fledge capable of flying, from Middle English flegge, from Old English -flycge; akin to Old High German flucki capable of flying,
Old English flEogan to fly -- more at FLY
intransitive verb, of a young bird : to acquire the feathers necessary for flight or independent activity

Thursday, November 27, 2008

I'm thankful! How 'bout you?

Happy Thanksgiving! Love to you all!

Sunday, November 23, 2008

"Once upon a time..."

There are many "So, I began to sew..." stories being posted. They are very inspirational to read. As soon as the stories come to the part of "One day, I found Farbenmix..." I find amazing how similar these stories are to my sewing story. It goes something like this for a lot of us: "And then I found klickundblick. And since then my sewing machine has been going non-stop. And since then, I've made many, many new friends. And since then, sewing has become more colorful, more joyful and more fun. Since then, sewing has become a part of my life."

Sewing is pretty deep in my DNA, as my mother always sewed me wonderful clothes, all the way through college. But I'd like to jump ahead and show you my first sewing project for one of my children.

I made this little overall thing that Anna is wearing while I was pregnant with Jack. I'll tell you a few things I learned from this first sewing project.

The first thing I learned about sewing for babies is that babies are small. Yep, pretty darn little creatures these babies are. This overall thing was huge -- just huge -- compared to my tiny baby boy. Jack wouldn't fit this overall until he was well into his twos. 

The second thing I learned about sewing for kids is that, big white appliqués across the front and across the bum are a good idea -- not. (There is a back side to that bunny on the back of the overalls. And yes, that is a bunny. A stylized bunny. Yes, it is. Yes, it is. And, yes, it is cute. In a stylized bunny way, cute. Not hideous. Cute.) Really, colors that conceal apple sauce and blueberry yoghurt and grass and dirt are better choices. Really.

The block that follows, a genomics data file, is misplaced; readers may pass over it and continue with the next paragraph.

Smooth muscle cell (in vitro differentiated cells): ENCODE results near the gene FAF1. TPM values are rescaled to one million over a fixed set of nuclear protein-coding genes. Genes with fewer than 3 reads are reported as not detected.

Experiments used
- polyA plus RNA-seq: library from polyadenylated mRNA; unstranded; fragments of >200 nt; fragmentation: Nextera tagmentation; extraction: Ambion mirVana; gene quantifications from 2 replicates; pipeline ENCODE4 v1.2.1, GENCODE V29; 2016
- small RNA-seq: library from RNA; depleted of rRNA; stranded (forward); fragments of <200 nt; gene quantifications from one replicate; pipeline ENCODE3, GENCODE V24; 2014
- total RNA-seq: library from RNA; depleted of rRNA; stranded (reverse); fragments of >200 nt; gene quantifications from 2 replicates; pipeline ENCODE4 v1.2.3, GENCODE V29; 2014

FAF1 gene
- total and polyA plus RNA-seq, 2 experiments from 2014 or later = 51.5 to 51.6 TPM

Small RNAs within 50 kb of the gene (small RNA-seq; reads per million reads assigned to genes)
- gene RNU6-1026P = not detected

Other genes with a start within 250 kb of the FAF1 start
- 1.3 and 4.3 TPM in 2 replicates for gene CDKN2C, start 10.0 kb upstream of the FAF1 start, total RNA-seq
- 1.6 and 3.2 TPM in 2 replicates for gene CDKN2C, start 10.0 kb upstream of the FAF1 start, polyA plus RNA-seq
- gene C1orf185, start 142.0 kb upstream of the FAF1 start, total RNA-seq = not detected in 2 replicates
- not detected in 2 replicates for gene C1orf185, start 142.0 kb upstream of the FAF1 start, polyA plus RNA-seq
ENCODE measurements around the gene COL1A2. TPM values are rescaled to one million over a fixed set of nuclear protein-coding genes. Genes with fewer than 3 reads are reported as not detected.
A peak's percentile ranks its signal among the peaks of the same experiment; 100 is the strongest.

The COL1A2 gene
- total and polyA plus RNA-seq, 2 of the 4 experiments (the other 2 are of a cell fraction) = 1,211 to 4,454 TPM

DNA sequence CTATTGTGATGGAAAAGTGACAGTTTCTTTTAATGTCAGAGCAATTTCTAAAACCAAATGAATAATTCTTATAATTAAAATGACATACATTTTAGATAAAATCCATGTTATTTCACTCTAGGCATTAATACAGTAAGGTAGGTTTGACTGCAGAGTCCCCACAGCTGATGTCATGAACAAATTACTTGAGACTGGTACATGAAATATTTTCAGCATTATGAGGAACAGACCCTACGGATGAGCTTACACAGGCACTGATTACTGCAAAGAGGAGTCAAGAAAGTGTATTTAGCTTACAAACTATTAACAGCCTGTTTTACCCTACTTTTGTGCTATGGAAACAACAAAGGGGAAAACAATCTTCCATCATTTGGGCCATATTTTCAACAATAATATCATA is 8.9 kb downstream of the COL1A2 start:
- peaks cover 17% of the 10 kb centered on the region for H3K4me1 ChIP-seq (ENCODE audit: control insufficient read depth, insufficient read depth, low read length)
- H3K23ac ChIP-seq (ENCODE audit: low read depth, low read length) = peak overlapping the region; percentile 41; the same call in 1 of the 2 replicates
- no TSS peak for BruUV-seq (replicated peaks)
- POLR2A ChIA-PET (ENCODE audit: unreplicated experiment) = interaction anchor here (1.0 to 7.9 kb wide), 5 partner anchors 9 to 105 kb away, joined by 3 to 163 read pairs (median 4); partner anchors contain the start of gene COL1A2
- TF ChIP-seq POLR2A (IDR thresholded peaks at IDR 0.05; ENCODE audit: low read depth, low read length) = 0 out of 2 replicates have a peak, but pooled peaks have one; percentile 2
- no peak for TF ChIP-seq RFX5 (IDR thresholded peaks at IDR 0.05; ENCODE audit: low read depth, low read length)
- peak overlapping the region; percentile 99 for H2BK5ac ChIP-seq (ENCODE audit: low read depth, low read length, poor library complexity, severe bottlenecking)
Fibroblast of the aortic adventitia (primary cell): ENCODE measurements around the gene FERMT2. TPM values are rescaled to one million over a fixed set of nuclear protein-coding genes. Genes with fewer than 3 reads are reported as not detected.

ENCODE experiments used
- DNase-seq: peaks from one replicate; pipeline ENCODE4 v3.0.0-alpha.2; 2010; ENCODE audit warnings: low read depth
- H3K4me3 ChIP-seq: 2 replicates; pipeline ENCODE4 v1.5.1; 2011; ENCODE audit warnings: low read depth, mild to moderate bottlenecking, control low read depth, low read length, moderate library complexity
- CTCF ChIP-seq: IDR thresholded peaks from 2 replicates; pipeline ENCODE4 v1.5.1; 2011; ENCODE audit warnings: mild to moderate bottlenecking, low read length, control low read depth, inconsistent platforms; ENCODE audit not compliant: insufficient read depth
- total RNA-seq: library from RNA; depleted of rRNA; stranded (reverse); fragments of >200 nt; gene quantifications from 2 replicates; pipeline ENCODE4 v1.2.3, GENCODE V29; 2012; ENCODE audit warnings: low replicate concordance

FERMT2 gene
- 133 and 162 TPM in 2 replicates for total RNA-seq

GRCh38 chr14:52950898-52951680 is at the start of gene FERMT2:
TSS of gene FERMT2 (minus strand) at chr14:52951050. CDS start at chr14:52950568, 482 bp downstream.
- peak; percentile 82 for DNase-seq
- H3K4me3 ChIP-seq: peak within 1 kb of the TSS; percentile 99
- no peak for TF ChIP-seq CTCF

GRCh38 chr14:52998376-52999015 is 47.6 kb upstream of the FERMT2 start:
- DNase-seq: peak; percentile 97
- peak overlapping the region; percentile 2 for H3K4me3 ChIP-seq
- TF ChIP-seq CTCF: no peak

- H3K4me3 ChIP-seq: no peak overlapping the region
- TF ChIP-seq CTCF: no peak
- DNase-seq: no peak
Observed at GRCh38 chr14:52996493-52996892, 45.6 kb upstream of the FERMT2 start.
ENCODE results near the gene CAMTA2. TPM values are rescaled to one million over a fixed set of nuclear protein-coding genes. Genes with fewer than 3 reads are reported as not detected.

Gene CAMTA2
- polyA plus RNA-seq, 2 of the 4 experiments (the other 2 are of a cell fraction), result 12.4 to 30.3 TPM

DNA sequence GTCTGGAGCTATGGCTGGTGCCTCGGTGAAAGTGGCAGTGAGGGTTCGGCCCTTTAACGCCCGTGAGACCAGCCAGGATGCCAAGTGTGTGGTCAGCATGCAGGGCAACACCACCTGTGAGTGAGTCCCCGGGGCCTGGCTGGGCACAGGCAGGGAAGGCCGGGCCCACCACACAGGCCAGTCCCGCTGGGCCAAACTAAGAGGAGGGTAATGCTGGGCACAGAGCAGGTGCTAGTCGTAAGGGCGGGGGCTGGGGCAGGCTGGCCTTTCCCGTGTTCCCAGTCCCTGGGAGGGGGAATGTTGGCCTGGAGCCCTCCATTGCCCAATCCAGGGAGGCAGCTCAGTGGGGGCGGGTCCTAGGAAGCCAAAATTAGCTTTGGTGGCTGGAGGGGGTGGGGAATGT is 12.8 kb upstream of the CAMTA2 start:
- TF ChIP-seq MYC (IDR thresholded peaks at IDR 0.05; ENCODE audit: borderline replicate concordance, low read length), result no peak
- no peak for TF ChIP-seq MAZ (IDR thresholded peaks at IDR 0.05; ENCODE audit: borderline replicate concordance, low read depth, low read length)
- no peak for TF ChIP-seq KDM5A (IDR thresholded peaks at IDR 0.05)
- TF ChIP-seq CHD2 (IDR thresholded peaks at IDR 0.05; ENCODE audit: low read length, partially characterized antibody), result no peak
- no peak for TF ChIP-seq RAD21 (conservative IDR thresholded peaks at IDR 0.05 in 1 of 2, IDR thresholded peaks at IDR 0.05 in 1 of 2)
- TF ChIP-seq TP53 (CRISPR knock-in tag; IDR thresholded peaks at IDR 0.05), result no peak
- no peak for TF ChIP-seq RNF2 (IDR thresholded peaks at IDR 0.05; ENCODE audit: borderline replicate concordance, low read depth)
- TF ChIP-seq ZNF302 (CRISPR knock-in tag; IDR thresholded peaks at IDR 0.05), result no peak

The third thing I learned about sewing for babies is that sewing is too expensive. Frankly, I'd never heard of JoAnn's and picked up this navy cotton percale for a measly $16 a yard. Something about it being from Italy or something...And the buttons are shell, so named as I shelled out about $5 apiece for the large ones. All in all, about $50 in supplies. For just that? Great.

And the fourth thing I learned was that I couldn't rely on sewing patterns. The neck was too large, the body too wide...I just never really liked the way this thing fit. Like a sack. Just weird. Just plain weird.  

In summary, sewing for kids would be expensive, ill-fitting and just weird, somehow. I sewed no more. Jack made it through toddlerdom entirely in GAP overalls and t-shirts, as did Anna, for the most part.

And then one day on Ebay, I came across Farbenmix. And then I clicked onto klickundblick.de. My. Chin. Hit. The. Floor. And despite the weird bunny overall experience, I tried a bit of sewing again, this time without patterns. And my story from that point on is about the same as everybody else's. Sabine welcomed me into the forum and said some of the nicest things about the clothes I had made. Blew me away. Sabine began publishing a few of her own patterns. I was blown away again at how nicely DORTJE fit. Blew me away. At one point, when I messed around with bias cuts and made a skirt, Sabine offered to make a pattern of it. Blew me away again. I never would have moved beyond that weird bunny overall thing without Sabine Pollehn. I never would have made these friends. I never would have come out of my shell this way. And since then my sewing machine has been going non-stop. And since then, I've made many, many new friends. And since then, sewing has become more colorful, more joyful and more fun. Sewing has become a part of my life.